Maurice’s Jubilee: Fringe Review

maurice-s-jubilee_26397Royal Ambition


Olivier award-winning actor Julian Glover delivers a poignant performance in this new tragicomedy by Nichola McAuliffe. The play revolves around 89-year-old retired jeweller Maurice (played by Glover) who has recently been diagnosed with severe brain cancer. His wife Helena (played by Sheila Reid) refuses to accept the terminal nature of his condition, despite the fact that he has had to enlist the help of a personal carer (Nichola McAuliffe).

When he is told that he only has a few weeks to live at most, Maurice is determined to last out until his 90th birthday, as he is expecting the Queen to come for tea before the Diamond Jubilee. It transpires that 60 years earlier, on the eve of her majesty’s coronation, Maurice was charged with the responsibility of looking after the crown jewels. A brief encounter with the queen led to a lifelong obsession with an existence he could never have. Though their time together was short lived, an instant attraction formed between the two; an offhand promise made by the queen to come for tea on his 90th birthday gave him the enduring motivation to live until that day.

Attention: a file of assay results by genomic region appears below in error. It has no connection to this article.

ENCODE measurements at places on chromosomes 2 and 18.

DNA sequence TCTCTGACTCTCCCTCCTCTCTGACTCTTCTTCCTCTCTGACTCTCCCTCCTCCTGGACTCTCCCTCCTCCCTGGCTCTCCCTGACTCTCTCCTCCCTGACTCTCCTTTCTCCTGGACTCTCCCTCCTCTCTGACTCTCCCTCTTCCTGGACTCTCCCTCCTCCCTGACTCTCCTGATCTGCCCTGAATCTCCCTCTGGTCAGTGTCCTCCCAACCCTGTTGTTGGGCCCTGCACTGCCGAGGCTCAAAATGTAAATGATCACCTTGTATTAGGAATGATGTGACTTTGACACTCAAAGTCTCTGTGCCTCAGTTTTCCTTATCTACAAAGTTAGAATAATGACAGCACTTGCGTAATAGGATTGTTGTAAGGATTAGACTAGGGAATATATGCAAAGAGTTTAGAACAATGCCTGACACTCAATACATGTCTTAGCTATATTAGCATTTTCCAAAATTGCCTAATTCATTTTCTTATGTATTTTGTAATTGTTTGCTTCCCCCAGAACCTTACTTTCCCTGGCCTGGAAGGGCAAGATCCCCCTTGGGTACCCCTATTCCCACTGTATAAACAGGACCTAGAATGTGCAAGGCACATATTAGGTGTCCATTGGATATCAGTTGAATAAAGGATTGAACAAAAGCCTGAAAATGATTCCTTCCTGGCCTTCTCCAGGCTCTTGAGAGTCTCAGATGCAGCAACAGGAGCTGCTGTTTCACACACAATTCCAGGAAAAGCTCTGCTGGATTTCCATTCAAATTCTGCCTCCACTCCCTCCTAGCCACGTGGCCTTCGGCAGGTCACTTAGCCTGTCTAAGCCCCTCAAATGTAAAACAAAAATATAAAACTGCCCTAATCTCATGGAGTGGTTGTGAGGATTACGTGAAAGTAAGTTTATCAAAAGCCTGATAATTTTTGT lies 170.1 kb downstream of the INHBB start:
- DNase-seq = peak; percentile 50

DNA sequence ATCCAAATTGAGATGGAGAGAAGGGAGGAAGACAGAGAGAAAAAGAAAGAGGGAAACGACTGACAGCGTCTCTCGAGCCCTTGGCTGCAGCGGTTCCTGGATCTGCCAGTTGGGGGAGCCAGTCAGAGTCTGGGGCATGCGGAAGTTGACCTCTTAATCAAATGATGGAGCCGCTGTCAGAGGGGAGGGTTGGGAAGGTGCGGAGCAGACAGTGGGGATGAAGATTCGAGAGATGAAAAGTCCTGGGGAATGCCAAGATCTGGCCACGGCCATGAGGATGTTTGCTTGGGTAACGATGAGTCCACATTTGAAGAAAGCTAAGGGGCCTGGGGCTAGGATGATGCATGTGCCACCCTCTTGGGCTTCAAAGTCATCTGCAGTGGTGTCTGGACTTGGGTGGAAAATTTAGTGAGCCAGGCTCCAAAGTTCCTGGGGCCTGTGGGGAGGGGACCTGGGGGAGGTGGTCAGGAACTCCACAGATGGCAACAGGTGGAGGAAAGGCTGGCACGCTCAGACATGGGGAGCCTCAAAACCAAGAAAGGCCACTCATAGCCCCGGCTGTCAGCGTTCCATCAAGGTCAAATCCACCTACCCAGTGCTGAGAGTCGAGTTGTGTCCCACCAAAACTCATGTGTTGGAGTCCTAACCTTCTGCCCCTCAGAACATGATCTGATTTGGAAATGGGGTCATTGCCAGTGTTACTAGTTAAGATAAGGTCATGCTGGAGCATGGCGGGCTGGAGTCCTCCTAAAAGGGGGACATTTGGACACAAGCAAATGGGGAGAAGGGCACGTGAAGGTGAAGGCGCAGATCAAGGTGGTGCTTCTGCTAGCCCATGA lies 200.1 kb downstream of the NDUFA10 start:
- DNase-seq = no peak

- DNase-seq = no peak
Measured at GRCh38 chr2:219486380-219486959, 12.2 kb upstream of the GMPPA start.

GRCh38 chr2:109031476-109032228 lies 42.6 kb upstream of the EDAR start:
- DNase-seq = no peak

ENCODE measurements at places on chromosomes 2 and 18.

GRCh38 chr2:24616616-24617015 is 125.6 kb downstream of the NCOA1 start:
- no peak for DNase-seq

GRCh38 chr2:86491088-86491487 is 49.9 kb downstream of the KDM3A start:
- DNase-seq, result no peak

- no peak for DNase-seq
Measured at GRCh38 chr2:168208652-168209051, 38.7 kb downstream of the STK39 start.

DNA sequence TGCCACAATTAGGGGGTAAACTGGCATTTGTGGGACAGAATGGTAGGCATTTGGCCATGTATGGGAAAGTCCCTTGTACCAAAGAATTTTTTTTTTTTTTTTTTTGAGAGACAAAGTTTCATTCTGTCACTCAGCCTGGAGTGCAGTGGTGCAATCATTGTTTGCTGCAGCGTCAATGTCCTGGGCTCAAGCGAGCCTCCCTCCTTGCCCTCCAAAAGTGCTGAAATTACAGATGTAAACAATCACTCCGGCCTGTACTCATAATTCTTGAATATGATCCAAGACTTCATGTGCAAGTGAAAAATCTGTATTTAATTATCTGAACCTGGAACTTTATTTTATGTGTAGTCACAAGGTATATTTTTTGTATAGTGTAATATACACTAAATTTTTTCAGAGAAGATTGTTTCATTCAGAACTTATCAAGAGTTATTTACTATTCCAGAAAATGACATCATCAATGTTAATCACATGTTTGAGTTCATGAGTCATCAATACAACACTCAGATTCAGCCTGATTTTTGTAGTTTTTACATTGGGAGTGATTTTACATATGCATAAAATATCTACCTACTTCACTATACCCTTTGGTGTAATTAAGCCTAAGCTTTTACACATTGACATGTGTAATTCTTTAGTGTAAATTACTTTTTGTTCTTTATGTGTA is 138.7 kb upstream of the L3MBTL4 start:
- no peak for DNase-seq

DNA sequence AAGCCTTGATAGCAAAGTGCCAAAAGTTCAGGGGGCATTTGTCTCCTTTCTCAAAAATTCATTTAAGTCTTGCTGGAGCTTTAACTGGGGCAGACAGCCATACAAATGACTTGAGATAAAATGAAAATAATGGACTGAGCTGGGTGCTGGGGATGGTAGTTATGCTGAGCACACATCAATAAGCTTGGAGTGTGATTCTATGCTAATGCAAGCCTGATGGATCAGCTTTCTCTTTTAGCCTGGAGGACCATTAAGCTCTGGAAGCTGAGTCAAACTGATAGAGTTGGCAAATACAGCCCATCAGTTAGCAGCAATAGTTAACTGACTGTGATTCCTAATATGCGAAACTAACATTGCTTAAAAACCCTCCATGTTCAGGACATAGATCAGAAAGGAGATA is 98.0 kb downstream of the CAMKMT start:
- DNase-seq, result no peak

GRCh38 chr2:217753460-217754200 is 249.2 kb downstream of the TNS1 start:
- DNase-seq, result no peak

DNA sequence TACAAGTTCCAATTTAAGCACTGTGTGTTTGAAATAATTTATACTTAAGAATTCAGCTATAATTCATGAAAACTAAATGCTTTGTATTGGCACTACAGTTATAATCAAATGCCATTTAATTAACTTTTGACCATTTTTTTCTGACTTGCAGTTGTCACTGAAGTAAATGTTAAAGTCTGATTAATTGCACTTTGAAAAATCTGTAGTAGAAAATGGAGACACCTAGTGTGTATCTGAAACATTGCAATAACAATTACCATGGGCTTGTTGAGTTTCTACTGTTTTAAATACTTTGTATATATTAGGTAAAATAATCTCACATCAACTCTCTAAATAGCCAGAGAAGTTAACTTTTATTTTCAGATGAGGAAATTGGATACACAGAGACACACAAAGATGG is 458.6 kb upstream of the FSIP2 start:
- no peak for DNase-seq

An inherently sad tale, it is alleviated by moments of light relief found predominantly in the comments made between Maurice and his carer. Acted with great conviction and remarkable attention to detail, it comes across both as captivating and moving. The jealous rift between Helena and Maurice – caused by Helena’s realisation that she is second to the Queen and Maurice’s inability to comprehend her problem – is well realised, and the sensitive subject matter is dealt with in just the right manner.

However, it is let down by its struggle to hold the audience’s attention in the digressions that involve Maurice’s back story. Whilst these are imperative to the plot, their long, drawn out nature makes them difficult to remain engaging. This, combined with the odd stumbled line, detracts from the otherwise stellar overall performance.

A heavy piece of theatre, Nichola McAuliffe’s new play is stark and depressing, yet lifted by well-placed moments of light comedy.

Taken from Broadway Baby, published Aug 2012.

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